Open Access Te Herenga Waka-Victoria University of Wellington
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Professional Competence-Complexity, Concepts and Characteristics: a Case Study of New Zealand Pharmacy

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posted on 2021-11-08, 21:50 authored by Torr, Amanda

This thesis sets out to develop a model of professional competence that takes into account the complexity associated with pharmacy practice. The resulting model conceptualises competence in a way that recognises it is a multi-leveled entity that develops and changes over a practitioner's practicing life. The model enables the characteristics that differentiate between levels of performance to be identified and explored. The thesis responds to the issues raised by the emerging emphasis on audit and competence assurance resulting from the introduction of The Health Practitioners Competence Assurance Act 2003 in New Zealand. It investigates the concept of professional competence as exhibited by experienced practising pharmacists, how it is defined, and how it evolves through ongoing practice. The research identifies behaviours that differentiate expert, competent and not-competent performance. As a result of the research undertaken, a new model of professional competence for pharmacists is proposed. This model uses complexity theory to move beyond traditional conceptions of competence, which are based on performance of roles and functions and focus on separate tasks and knowledge. Instead, it proposes that professional competence is a complex, separate entity in its own right, which is reflected in the roles and functions pharmacists perform. In the model, the ability to perform professional tasks competently is termed the domain of technical competence, but is only one component of professional competence. The other components are contained in four other domains of competence - cognitive, legal/ethical, organisational, and inter/intra-personal. Each of these domains is expressed in a continuum of behaviours, which at one end reflects the characteristics of the domain totally unconnected with the other domains. At the other end of the continuum the behaviour exhibited reflects the full integration of all the domains. "Competent" pharmacists are able to integrate the five domains of competence when performing their professional roles. Conceptualising professional competence in this way enables the importance of complex integrated behaviours of professional practice to be recognised without trying to break them into component parts. An example is the ability to draw apparently unconnected pieces of information together when deciding on appropriate actions for particular situations. "Not-competent" performance is characterised by a lack of ability to fully integrate the five domains of competence. This is often exhibited in a lack of ability to integrate one of the domains, for example, not applying legal or ethical judgments to decisions made or not communicating clearly in English. "Expert" performers on the other hand are able to integrate the skills and knowledge within each of the domains across a wider range of practice situations more consistently than competent performers. In doing so, experts are less reliant on standard professional and process knowledge, and instead use personal knowledge and experience to underpin their practice. This is reflected in their ability to act in more intuitive and creative ways. The model also provides a means of differentiating between "specialist" and "expert" performers. While experts are able to integrate the domains of competence more consistently and across a wider range of practice situations than competent performers, specialists demonstrate a greater ability in just one or two of the domains. This is most commonly exhibited by a specialist having a body of in-depth clinical knowledge within the cognitive and technical domains, or a specialist manager having a high level of proficiency in the organisational domain. In merging the domains together, the competent professional will perform professional tasks and functions and in doing so will exhibit patterns of behaviour appropriate to their situational context. Judgments of competence can be made based on such behaviours. Competence assurance is, therefore, viewed as situational, and evaluation methods are required that take this into account. The thesis proposes that the methods used for competence assurance of health professionals should take a complex view of professional competence, and focus on the integrated behaviours that differentiate performance. It also proposes that the integrated, complex model of professional competence can have profound impacts on curriculum development for initial pharmacist education and continuing professional development activities.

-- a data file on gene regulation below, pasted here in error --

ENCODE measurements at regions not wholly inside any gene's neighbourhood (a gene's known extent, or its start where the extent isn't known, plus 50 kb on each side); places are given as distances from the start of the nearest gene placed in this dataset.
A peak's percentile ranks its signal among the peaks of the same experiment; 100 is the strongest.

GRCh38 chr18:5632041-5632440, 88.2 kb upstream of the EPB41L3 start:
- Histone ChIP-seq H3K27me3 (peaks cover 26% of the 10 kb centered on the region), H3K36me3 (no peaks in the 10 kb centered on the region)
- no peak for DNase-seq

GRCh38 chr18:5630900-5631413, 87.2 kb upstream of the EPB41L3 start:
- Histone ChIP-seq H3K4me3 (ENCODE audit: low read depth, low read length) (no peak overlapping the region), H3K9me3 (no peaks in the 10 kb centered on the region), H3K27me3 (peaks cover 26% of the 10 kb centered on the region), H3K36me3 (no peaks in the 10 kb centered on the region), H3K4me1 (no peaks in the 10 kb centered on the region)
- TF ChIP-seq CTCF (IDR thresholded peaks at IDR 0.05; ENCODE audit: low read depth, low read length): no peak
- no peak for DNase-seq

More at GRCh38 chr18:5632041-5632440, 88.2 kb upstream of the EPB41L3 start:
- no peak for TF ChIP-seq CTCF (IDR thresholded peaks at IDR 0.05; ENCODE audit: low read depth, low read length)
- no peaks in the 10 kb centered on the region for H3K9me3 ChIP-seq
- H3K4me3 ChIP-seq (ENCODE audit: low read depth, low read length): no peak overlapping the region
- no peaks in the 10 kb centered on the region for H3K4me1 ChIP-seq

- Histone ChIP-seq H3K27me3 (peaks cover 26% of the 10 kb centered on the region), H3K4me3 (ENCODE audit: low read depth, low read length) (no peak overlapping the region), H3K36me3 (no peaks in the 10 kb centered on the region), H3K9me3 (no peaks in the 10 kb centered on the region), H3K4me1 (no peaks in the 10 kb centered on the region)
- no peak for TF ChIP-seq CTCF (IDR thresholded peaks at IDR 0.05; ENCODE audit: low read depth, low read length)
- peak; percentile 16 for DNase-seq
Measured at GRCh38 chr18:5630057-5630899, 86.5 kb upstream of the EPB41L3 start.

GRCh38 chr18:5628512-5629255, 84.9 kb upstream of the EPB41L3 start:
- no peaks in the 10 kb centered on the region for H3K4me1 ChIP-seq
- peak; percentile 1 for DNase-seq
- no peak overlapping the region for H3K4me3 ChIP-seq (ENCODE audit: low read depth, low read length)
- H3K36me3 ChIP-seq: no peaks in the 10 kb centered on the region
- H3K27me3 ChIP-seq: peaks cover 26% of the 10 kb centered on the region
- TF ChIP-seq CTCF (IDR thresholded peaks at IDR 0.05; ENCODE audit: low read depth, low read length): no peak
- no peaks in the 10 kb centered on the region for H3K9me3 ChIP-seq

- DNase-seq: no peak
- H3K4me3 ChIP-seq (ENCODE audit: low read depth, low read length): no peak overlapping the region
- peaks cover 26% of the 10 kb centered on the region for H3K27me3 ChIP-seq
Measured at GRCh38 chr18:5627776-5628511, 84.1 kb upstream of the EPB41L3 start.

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Te Herenga Waka—Victoria University of Wellington

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Degree Grantor

Te Herenga Waka—Victoria University of Wellington

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Doctor of Philosophy

Victoria University of Wellington Item Type

Awarded Doctoral Thesis



Victoria University of Wellington School

School of Education Studies


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